most modern (after 1900) bullet jackets are copper alloy. the older the bullet, the more likely it is to have a higher copper ratio in the alloy. and as you mention, while there are several salts that can cause the reaction in copper to produce verdigris, almost none of is hydroscopic since they've already been bonded partially to the copper and that's often nothing left to endanger steel alloy. iron maybe, but not steel.verdigris is on the bullet jacket
i've manufactured and sold them - they're an "Any Other Weapon" in the US, and are neat novelty gifts. some jurisdictions have a blanket ban on firearms not readily identifiable as a firearm, but most places have no such ban.I wonder how many James Bond-style pen guns are out there.
they are largely useless in any sort of "James Bond" situation as at the ranges they would be useful at, you are better served with a needle/stiletto type automatic knife for stabbing, or using a pre-charged air capsule to introduce an embolism somewhere vital such as the neck, armpit, inner thigh, hollow of the shoulders, kidneys, lungs, ocular cavity, or spine (between vertebra). from experience, your target is likely not to be wearing armor in all of these locations at the same time in the situations where an agent can be within a useful range.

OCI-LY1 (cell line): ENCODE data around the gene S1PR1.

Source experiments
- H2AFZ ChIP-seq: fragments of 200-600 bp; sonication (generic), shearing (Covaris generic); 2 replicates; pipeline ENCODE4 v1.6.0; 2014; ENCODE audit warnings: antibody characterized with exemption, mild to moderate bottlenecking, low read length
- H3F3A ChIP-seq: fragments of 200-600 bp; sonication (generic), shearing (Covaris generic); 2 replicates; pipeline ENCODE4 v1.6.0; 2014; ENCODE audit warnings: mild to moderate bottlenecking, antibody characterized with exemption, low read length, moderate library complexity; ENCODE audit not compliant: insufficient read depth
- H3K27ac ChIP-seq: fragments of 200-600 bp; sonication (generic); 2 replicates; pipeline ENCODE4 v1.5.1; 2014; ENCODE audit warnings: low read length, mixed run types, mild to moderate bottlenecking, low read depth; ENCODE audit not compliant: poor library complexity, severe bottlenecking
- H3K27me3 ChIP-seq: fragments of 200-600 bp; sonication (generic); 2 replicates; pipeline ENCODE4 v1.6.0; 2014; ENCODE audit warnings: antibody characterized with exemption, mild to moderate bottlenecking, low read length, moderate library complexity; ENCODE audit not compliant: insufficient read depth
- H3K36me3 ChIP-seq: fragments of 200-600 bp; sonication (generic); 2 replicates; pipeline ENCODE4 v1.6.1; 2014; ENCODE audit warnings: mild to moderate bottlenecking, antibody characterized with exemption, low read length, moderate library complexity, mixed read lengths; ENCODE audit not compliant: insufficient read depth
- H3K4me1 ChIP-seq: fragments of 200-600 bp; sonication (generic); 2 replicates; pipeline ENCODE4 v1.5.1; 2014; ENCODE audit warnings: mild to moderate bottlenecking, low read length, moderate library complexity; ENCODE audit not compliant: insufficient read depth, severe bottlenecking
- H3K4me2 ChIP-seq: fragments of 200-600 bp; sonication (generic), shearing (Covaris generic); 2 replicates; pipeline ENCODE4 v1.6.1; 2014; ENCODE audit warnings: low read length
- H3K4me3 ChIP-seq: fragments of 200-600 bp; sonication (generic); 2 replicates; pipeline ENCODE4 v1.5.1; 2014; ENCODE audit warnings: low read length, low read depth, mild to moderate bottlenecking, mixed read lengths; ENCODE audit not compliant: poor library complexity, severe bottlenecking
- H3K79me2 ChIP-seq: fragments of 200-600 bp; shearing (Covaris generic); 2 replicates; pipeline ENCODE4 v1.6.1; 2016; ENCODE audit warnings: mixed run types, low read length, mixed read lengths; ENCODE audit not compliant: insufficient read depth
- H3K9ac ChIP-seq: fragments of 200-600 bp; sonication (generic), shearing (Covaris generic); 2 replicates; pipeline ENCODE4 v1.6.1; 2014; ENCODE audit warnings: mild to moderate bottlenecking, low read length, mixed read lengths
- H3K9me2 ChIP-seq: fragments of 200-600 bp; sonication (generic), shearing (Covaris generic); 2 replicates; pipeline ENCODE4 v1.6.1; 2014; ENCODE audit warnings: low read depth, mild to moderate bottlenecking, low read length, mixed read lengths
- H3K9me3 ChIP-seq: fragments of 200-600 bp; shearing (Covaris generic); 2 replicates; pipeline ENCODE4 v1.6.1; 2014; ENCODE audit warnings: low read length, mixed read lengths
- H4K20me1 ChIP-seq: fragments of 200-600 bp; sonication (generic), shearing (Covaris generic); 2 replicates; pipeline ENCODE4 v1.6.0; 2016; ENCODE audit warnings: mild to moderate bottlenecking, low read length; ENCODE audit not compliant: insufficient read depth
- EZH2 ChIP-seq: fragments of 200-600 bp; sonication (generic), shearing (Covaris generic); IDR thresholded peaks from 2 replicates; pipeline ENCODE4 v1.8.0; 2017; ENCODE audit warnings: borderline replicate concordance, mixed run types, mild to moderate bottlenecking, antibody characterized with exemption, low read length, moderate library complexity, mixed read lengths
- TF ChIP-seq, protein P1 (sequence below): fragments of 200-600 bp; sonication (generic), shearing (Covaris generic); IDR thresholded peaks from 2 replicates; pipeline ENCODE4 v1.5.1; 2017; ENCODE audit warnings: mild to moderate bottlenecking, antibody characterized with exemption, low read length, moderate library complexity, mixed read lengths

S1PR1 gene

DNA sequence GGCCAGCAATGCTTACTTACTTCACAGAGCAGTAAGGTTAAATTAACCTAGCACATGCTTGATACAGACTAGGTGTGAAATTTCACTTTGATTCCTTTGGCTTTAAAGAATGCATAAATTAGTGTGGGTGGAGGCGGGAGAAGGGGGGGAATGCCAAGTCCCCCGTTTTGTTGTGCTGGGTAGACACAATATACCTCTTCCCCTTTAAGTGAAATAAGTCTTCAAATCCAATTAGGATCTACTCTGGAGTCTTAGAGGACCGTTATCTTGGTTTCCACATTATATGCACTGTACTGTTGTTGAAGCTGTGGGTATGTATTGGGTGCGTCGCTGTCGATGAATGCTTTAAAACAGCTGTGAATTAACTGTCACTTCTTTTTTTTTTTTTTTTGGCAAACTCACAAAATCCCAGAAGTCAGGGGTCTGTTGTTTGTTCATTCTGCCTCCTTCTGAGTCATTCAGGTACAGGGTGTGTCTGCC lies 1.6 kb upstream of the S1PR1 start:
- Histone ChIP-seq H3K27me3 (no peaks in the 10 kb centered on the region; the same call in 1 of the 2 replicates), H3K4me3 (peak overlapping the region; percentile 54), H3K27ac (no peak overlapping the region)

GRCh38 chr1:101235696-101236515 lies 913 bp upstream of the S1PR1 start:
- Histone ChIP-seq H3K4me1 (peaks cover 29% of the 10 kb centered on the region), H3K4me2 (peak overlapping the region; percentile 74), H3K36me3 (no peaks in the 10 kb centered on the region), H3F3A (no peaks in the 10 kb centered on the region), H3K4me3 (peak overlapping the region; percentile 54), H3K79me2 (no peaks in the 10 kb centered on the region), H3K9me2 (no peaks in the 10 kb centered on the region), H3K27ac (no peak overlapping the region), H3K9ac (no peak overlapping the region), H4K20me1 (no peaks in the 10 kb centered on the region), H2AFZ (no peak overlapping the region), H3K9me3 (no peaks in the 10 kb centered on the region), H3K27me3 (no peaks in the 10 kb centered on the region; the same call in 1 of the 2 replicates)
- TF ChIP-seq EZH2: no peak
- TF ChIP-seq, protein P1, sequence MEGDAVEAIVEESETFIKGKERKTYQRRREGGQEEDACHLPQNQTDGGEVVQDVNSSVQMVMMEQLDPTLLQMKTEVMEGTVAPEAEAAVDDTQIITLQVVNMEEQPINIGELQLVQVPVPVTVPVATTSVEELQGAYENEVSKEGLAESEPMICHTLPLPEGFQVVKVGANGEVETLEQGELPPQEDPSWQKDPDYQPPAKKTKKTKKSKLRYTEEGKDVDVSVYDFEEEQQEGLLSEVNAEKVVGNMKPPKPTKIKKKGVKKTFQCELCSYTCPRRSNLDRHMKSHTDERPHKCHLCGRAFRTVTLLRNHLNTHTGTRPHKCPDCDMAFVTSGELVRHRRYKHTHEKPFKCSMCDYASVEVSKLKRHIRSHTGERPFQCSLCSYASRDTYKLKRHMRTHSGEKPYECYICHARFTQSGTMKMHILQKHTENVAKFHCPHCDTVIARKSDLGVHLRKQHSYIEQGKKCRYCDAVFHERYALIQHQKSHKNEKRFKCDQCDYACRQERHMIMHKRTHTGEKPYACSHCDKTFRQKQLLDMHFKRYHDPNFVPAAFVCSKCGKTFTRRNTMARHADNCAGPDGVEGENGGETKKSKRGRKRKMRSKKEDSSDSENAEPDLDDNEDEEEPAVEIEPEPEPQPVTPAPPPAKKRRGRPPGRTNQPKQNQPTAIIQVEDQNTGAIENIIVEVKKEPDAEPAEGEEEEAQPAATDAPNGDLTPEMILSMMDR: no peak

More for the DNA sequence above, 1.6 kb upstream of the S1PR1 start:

all that aside, and ignoring fancy ricin pellet umbrellas, it's far better for plausible deniability to arrange for street crime, a bombing, or an unfortunate accident. frequent travelers roll the dice often and mechanical failure of a critical system, especially in countries where PMCS can be costly (training, spare parts, facilities) or impossible (embargoes on the same) is a very real risk.